In a specific, preferred embodiment the monitor senses and measures concentration levels of hydrogen sulfide. The sensor in this embodiment of the present invention is a solid state type sensor which is covered by a porous metal cover. The surface of the sensing element is heated. When the hydrogen sulfide gas impinges on the surface of the sensing element, the resistance of the sensing element decreases in proportion to the concentration of the hydrogen sulfide gas.

Other embodiments of the monitor apparatus of the present invention include a tunable laser which operates at specific wave lengths in the infrared region to sense and to measure concentration levels by spectrophotometry. Approximately two hundred of the OSHA gases can be measured by infrared spectrophotometry.

Other embodiments of the present invention accomplish sensing by the use of chemically impregnated tapes that produce colorimetric responses to concentration levels of the toxic and/or hazardous materials. These changes in the impregnated tapes are then sensed by a photometer in the monitor instrument.

Apparatus and methods for monitoring concentrations of toxic or hazardous substances and which incorporate the structure and techniques described above and which are effective to function as described above constitue other, specific objects of this invention.

Other and further objects of the present invention will be apparent from the following description and claims and are illustrated in accompanying drawings which, by way of illustration, show preferred embodiments of the present invention and the principles thereof and what are now considered to be the best modes contemplated for applying these principles. Other embodiments of the invention embodying the same or equivalent principles may be used and structural changes may be made as desired by those skilled in the art without departing from the present invention and the purview of the appended claims.

BRIEF DESCRIPTIONS OF THE DRAWINGS

FIG. 1 is a block diagram of a monitor constructed in accordance with one embodiment of the present invention.

DESCRIPTION OF THE PREFERRED EMBODIMENTS

A monitoring system and apparatus for monitoring concentration levels of toxic and/or hazardous materials in a working environment and constructed in accordance with one embodiment of the present invention is indicated generally by the reference numeral 10 in FIG. 1.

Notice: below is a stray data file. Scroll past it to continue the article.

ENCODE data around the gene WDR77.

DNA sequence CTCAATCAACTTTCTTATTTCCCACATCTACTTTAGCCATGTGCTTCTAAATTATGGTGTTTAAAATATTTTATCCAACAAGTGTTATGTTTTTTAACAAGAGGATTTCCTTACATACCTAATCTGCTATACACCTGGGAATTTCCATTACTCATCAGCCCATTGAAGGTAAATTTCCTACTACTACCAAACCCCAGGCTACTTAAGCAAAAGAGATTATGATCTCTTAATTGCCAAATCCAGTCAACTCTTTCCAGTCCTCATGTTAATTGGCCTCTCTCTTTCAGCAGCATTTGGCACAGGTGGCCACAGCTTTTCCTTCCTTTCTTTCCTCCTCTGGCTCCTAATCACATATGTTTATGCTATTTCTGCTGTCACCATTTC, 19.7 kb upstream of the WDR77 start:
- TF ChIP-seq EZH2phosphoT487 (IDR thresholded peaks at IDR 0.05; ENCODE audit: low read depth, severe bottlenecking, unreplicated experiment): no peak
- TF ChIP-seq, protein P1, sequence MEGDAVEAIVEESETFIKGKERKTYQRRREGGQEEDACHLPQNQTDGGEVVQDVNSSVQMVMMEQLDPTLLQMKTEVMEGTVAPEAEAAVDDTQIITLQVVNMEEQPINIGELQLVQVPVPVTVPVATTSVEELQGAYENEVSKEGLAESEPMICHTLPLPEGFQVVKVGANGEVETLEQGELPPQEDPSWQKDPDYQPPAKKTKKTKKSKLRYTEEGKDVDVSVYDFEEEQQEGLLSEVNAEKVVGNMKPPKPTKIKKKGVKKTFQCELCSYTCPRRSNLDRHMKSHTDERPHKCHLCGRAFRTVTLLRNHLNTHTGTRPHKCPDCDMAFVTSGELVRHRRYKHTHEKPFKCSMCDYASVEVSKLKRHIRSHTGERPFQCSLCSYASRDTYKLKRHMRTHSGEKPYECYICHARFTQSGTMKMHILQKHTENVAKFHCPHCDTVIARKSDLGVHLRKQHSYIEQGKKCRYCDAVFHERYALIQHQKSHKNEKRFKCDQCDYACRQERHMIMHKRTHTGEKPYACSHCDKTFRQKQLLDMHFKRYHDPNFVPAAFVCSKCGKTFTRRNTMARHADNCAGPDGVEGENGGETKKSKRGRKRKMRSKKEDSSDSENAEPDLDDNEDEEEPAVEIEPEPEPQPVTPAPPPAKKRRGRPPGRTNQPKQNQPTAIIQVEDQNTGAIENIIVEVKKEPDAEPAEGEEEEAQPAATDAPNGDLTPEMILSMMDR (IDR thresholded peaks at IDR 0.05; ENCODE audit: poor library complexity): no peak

In the specific embodiment shown in FIG. 1, the monitor 10 incorporates a sensor 11 which is of the solid state type and which responds to hydrogen sulfide gas in the range of zero to fifty parts per million (PPM) by producing a change in resistance. The signal is sent over the line 41 to a signal conditioning device 13 in which the analog resistance signal is converted into an analog voltage with the zero set and the span set by the input through a line 42 from a calibration device 14. In a specific embodiment the signal conditioning device 13 is an analog circuit with precision instrumentation operational amplifiers, resistors for zero and span adjustment and circuit components.

The signal then travels over the line 43 to an analog to digital convertor 15. In a specific embodiment a model number ADC 3511 convertor manufactured by National Semiconductor Corporation is used.

The signal is converted to a digital signal in the convertor 15 and is sent to a microcontroller 31 over a line 44. A model number 402N microcontroller manufactured by National Semiconductor Corporation Corporation is used in a specific embodiment of the monitor 10.

The microcontroller 31 performs a number of functions. It takes in the present concentration of the hydrogen sulfide gas, and it stores the value in one register. It calculates the time-weighted value of the gas concentration and stores that value in a register. It compares the present reading to the maximum concentration experienced since the monitor 10 was started at the beginning of a shift. And it stores the present reading as a new peak in the register if the present reading exceeds the previous maximum concentration. It stores the time that the unit has been turned on. The microcontroller 31 also compares the present concentration to an acceptable ceiling concentration. For this particular embodiment the acceptable ceiling concentration is 20 PPM. If the present concentration exceeds the acceptable ceiling concentration, the microcontroller sends a signal through a line 45 to an amplifier 26. The amplifier 26 in turn sends a signal over a line 46 to a speaker 27 and produces an audible sound indicating to the worker wearing the monitor that he should leave the work area.

Audible alarms (of different frequencies) are similarly produced when the time-weighted average concentration exceeds 10 PPM for the shift and when the present concentration exceeds 50 PPM (the ceiling value).

The audible alarm is also sounded when a detector 17 is fed a low voltage signal over a line 47 from a power supply battery. The low voltage signal indicates a low, unregulated voltage condition. The voltage reference 18, a voltage regulator 16 and certain other devices in the system are fed unregulated power from an unregulated power distribution system 20.

The alarm also sounds under the condition of a low reference voltage from the reference 18 over the line 48 to the convertor 15 and to the detector 17.

The status of the voltage is transmitted to the microcontroller 31 through an input select device 23 which takes information as to voltage status through a line 49 and request for display over a line 50 and multiplexes these two signals and feeds it into the microcontroller 31 over the line 51.

The control of the multiplexing comes from the microcontroller 31 over a line 52 which is connected to the decoder 28 and to the convertor 15.

The convertor 15 is disabled by a signal from the decoder 28 over the line 53 at the time the signal received by the decoder 28 over the line 52 is sent over the line 54 to the input select device 23. When the signal on the line 54 is high, the display request is fed into the microcontroller 31 over the line 51. When the signal on the line 54 is low, the battery status is fed into the microcontroller 31 over the line 51.